What does it take to be the number one car model in the Philippines? A solid dealer network? A brand known for quality? A looming price increase?
The Toyota Fortuner had all these factors when it reigned as the number one vehicle model in the Philippines last year. It even dethroned its fleet favorite sibling, the Vios. Is the Fortuner as good as its sales suggest? Or were people just scared of the excise-tax increase and ran to the most familiar automotive brand? Let’s find out.
The goal of a carmaker is to make its SUV look manly and confident, but not brutish to the point of turning off families (wives, especially). It’s safe to say that Toyota has nailed the Fortuner’s design. The overall look can be defined by the character line (just follow the chrome trim) that runs from the side mirrors and rises in a defined kink right before the C-pillar. This results in a smaller greenhouse in the third-row area and gives the Fortuner a sleek, modern appearance.
Toyota’s midsize SUV is the right amount of handsome, with emphasized wheel wells and a wide body that’s useful in asserting your presence on the road. My main issue with it is the face: The bumper section that houses the foglights curls inward, making the Fortuner look like its mouth is agape. This design decision just doesn’t make sense to me. But after a few days, you might gloss over it, anyway.
In everything else, Toyota has done its homework: bold face, muscular flanks, sleek profile, stylish wheels, and a neat rear profile.
The first-gen Fortuner had arguably the best cabin in its segment. It actually felt more expensive than what its price suggested. The successor continues the tradition with an interior that almost seals the deal (and probably did) the moment you sit inside. However, Toyota has a tendency to lean toward tackiness when it overdoes the wood and leather—even going as far as creating fake stitching for the latter. We can criticize it for these decisions, but it’s probably just giving what it thinks the market wants.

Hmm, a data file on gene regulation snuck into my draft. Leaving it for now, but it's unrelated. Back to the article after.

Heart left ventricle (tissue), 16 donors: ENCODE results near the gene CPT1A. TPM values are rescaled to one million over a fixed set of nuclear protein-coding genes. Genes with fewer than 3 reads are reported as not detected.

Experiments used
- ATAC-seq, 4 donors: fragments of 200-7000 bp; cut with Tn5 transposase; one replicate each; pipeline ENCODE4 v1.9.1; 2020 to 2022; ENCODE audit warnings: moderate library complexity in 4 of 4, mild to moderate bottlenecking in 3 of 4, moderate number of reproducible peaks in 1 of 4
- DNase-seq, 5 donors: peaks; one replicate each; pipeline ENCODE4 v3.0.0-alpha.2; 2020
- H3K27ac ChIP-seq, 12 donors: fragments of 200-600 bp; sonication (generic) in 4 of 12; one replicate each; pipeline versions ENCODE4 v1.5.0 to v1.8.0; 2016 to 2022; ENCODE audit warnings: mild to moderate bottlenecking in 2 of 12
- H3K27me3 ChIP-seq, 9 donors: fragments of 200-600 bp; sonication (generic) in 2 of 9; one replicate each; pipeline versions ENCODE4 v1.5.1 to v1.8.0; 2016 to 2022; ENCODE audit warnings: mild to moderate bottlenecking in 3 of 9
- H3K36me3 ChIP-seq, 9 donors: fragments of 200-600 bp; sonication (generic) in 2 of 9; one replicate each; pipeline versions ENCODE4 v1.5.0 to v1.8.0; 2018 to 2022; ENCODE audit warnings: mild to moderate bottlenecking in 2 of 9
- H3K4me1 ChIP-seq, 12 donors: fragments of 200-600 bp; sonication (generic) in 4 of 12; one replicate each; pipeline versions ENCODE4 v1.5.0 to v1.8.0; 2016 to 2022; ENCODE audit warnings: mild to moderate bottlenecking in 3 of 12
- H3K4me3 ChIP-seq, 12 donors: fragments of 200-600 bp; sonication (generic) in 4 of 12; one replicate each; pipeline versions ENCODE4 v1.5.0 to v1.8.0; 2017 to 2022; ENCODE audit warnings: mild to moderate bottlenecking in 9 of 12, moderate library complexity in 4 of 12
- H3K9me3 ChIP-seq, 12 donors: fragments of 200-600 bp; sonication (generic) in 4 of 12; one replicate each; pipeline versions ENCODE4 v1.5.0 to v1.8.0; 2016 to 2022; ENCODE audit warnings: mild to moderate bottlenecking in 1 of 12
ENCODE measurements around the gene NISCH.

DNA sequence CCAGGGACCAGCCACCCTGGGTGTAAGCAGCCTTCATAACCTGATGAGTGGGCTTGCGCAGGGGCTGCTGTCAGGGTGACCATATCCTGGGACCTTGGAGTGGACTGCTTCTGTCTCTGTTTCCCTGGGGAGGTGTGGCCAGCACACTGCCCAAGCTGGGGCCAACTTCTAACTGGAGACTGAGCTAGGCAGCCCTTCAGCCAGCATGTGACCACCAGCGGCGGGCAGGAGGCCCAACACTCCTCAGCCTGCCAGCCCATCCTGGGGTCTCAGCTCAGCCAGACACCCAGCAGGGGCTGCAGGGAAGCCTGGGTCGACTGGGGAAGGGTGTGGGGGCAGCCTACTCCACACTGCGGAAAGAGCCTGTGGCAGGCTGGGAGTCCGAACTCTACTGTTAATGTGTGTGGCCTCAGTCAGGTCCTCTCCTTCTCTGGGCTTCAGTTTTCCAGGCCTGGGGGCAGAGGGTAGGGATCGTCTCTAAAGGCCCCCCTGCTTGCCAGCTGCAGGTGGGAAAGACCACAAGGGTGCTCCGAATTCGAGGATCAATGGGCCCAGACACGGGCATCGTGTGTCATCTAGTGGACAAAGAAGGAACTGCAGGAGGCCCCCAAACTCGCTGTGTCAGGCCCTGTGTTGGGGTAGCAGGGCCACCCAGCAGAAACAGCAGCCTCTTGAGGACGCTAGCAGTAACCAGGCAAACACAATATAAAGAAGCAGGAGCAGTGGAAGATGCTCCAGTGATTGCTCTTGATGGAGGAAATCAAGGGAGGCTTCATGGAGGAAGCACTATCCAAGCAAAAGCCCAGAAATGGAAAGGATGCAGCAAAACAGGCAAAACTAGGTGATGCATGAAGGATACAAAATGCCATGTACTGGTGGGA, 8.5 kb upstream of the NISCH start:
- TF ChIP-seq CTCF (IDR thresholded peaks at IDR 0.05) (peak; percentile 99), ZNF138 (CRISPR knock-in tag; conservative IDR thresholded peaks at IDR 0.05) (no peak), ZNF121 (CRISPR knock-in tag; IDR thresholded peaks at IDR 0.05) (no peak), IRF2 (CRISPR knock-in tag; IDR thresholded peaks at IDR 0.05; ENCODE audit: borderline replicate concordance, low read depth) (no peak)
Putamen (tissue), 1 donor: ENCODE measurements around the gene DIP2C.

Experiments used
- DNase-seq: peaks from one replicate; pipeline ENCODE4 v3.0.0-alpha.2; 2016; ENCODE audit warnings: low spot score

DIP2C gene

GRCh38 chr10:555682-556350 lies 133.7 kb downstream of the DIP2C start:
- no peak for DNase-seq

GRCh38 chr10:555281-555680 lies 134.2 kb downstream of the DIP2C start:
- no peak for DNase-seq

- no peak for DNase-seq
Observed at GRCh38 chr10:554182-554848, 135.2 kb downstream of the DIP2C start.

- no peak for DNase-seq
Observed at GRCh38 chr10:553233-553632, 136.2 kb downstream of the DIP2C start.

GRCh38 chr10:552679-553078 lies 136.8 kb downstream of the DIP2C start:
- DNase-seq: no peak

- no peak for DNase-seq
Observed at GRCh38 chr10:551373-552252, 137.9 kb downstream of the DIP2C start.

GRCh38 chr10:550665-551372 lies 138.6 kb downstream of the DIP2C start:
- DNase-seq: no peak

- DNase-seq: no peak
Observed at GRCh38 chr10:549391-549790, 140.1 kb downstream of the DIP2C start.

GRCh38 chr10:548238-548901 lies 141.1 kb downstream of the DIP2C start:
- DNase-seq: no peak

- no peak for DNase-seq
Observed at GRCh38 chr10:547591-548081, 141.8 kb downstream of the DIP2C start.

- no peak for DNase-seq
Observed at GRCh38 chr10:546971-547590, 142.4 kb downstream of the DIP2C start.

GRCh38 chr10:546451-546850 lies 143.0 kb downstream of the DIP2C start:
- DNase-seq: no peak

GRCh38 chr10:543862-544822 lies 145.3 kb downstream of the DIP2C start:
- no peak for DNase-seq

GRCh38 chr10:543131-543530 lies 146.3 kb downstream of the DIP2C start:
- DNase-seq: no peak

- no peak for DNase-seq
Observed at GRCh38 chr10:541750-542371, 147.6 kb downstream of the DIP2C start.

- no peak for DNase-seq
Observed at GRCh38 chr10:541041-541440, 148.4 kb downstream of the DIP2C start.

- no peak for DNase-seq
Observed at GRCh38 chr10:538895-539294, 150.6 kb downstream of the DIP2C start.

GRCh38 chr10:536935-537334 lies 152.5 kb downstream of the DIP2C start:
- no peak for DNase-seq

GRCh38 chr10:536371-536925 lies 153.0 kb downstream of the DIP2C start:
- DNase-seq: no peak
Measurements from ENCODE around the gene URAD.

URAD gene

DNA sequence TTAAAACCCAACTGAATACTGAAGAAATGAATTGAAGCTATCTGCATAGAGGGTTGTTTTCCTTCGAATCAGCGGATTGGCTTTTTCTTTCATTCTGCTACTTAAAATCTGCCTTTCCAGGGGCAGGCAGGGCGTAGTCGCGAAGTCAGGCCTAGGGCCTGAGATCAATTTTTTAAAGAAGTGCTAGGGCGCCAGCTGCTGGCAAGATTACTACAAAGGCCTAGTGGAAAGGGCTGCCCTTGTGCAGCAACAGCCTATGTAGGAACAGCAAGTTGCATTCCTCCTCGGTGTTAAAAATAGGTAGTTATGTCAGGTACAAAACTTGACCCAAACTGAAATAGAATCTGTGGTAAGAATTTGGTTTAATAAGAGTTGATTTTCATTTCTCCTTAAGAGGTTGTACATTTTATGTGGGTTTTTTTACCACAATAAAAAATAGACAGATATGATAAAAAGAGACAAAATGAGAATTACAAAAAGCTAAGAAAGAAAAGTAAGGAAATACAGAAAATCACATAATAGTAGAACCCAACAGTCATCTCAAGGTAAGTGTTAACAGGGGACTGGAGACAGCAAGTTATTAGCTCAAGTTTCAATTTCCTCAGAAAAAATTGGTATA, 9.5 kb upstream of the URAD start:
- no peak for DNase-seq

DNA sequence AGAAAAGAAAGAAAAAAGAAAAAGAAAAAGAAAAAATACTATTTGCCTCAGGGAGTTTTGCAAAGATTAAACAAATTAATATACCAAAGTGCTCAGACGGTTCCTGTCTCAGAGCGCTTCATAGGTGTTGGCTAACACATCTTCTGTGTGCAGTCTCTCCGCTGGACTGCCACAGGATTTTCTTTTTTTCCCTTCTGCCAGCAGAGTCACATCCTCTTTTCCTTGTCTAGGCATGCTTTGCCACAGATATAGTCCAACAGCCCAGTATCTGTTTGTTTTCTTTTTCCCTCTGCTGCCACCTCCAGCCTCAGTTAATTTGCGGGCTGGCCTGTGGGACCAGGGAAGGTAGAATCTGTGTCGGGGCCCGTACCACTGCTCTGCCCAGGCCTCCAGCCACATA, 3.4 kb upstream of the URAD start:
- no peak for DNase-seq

That being said, the Fortuner’s cockpit it a tasteful mix of (faux) wood and (probably faux, too) leather. It’s a good-looking interior—just black, brown, and chrome bits, with a neat layout and easy-to-reach controls. The steering wheel is pleasant to hold, with just a little bit of wood (thankfully) on top, thumb grips, and the rest covered in leather. Tiller controls are intuitive and will have you reaching for them instinctively after only a few hours.
Where the Fortuner edges out the competition is in cabin space. It can vie for having the best room in its segment—at par with the Everest, better than the Montero Sport. I can say that 5’11” adults like me who have had too much Christmas ham (yum) can sit in the front and second row without any problem. Kids will love the third row, which is best for short trips when ferrying grownups.
The Fortuner’s top-spec 2.8-liter turbodiesel is a marvel of modern propulsion. Once you hit 2,000rpm, most of the 450Nm of torque will be handed to you, and you had better hold on to the leather-and-wood steering wheel firmly. It’s safe to say this is all the power you will ever need for everyday motoring, with a dollop of extra grunt thrown in for highway overtaking.